A rather aggressive coworker from many years back always greeted me with the line, “What’s the Story?” (Yes, he spoke in title case.) This greeting was followed by a critique of my response, which was generally along the lines of “No story today, John.” Annoying.
I suppose some of the KU Architecture students whose projects I reviewed yesterday may be thinking of me as I thought of John.
The program for the projects being reviewed consisted of a cultural interpretive center, auditorium, and auxiliary uses to be set in Nicodemus, Kansas. Nicodemus is a virtual ghost town today, with 11, or 14, or 17 current residents depending on which group of students was doing the presentation. But it has a powerful history that derives from one of the great stories of the ongoing evolution of the United States – namely the question of the meaning of human liberty in our nation’s laws and culture.
Briefly, the town was settled by freed African-American slaves following the end the Civil War. Established in 1877, it is the oldest and only remaining all-Black town west of the Mississippi. It is now a National Historic Site designated by the National Park Service. It represents a unique aspect of the larger story told by Freedom’s Frontier National Heritage Area, of which I am a Trustee.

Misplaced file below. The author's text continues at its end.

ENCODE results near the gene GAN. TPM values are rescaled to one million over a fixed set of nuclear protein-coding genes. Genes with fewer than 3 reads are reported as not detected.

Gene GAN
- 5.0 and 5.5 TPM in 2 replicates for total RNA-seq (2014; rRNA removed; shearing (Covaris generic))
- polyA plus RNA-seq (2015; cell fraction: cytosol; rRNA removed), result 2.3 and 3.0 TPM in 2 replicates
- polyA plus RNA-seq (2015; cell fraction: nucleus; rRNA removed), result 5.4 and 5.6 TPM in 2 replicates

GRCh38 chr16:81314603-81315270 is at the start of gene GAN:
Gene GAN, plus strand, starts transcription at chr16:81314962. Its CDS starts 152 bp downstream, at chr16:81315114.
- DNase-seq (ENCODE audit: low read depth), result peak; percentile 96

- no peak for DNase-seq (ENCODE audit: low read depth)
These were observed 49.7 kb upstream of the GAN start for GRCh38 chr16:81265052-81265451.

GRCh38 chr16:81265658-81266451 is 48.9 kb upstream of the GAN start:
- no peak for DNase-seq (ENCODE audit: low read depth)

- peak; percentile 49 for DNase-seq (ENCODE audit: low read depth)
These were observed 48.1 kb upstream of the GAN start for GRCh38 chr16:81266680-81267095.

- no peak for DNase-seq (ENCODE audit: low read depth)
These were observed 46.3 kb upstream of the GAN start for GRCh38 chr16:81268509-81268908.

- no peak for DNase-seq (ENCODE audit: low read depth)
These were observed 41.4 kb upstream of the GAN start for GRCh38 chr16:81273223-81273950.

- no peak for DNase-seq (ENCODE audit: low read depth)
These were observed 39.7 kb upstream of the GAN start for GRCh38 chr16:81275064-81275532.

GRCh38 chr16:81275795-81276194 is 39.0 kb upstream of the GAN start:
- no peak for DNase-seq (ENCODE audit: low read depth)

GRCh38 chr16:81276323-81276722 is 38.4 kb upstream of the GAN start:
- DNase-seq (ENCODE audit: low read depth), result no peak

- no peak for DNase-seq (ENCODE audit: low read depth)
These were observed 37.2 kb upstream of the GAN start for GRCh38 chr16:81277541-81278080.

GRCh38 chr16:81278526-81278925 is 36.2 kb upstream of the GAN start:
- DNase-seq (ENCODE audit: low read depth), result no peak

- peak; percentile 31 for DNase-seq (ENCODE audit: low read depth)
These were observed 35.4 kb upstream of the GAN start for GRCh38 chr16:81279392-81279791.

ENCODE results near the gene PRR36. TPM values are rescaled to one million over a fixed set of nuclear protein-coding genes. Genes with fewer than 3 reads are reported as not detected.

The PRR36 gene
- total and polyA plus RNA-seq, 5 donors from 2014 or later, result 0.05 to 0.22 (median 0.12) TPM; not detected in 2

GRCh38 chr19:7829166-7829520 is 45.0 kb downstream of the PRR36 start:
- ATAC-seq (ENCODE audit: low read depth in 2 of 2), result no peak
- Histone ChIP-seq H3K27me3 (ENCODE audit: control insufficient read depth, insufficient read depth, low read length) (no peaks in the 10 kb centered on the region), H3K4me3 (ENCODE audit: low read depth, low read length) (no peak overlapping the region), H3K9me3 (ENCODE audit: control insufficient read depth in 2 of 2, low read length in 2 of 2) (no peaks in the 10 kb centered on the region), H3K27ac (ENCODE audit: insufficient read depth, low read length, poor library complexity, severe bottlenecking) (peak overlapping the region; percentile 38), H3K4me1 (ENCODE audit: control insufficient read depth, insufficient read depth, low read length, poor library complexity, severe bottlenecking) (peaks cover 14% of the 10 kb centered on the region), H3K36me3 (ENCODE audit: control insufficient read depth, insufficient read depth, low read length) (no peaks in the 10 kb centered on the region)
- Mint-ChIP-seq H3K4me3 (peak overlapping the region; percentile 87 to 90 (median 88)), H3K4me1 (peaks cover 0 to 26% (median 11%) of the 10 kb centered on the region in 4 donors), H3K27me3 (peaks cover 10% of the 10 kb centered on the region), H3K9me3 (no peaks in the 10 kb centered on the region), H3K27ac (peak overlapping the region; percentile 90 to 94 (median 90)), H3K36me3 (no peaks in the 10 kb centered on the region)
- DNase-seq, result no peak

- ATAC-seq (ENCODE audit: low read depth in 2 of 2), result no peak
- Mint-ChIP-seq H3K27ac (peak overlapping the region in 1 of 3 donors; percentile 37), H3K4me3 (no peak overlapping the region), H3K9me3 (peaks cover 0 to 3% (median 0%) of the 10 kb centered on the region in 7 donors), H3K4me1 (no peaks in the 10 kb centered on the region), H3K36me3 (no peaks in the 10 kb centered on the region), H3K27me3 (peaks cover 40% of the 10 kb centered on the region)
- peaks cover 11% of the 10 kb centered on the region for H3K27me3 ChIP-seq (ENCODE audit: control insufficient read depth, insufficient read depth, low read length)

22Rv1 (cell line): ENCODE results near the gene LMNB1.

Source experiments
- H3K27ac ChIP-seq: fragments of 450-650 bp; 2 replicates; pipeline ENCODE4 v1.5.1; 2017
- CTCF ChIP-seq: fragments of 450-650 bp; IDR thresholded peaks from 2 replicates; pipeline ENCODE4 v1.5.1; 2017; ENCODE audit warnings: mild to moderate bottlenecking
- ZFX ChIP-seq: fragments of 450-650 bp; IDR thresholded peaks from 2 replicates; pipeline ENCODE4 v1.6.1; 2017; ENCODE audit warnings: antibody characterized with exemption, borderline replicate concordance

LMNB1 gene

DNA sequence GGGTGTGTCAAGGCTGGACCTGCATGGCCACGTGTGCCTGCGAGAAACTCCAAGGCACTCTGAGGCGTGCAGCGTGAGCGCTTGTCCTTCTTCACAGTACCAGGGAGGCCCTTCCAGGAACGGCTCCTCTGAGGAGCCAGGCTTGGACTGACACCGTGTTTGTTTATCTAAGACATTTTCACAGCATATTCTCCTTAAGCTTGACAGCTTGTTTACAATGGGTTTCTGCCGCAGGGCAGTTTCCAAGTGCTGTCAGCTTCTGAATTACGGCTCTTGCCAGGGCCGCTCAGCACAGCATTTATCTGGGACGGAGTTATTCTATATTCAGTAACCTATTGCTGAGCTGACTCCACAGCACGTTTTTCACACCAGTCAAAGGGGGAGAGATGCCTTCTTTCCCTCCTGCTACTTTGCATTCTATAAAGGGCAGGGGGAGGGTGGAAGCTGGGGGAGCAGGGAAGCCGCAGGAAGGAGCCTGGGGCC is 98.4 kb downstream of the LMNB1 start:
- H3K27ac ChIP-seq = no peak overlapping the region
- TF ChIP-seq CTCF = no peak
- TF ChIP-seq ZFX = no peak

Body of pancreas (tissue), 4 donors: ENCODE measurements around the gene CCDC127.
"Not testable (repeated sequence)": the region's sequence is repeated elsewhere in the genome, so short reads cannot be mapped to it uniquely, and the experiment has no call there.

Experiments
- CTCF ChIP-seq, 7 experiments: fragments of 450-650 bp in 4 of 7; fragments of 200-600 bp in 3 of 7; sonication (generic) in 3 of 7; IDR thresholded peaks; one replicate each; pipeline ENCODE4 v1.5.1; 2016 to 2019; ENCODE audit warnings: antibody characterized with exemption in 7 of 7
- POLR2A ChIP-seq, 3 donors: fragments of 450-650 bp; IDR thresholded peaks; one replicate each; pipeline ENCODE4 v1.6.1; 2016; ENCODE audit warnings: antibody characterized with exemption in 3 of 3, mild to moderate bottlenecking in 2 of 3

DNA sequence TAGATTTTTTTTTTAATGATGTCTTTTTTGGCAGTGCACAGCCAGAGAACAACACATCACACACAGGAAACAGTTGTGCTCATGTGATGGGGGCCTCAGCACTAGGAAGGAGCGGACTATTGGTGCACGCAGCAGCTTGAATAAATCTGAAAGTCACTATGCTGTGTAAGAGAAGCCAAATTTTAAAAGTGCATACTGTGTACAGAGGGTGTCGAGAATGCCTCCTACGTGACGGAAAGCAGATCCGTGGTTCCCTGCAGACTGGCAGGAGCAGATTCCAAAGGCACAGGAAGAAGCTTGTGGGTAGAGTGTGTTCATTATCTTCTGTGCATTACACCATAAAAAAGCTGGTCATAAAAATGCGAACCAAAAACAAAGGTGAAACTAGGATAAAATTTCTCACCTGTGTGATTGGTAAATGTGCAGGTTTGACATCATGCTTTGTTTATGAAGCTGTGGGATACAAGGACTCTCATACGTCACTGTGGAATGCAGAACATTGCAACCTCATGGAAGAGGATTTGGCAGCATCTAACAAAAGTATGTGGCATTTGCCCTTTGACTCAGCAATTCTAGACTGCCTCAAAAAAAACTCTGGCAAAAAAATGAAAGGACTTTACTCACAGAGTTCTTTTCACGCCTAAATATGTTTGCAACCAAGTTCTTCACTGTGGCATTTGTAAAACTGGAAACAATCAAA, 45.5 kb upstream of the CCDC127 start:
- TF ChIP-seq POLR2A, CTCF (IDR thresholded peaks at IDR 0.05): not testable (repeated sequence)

In other words, the students were challenged to design a building that embodied a powerful, even epic, story.
Of the four groups whose presentations I heard, three made mention of the Nicodemus story by way of background, then described how the various programmatic components were conceived in relation to one another and to the larger site – the usual architectural crit stuff.
All the projects succeeded to varying degrees in resolving the architectural tasks that the students set themselves in their choice of conceptual frameworks. It was heartening to see a high level of design competence in the making.
But only one of four was able to articulate an architectural vision of the historical struggle that created the place and that defines its national significance. That group lead off with a description of a long, underground, uphill path from parking lot to the site culminating in a “light at the end of the tunnel.” They described their main organizing axis as a “spine.” The forms of their building repeated the motif of upward sloping rooflines gesturing toward the historic town site.
They were the only group that was happy to hear me ask, “What’s the Story?”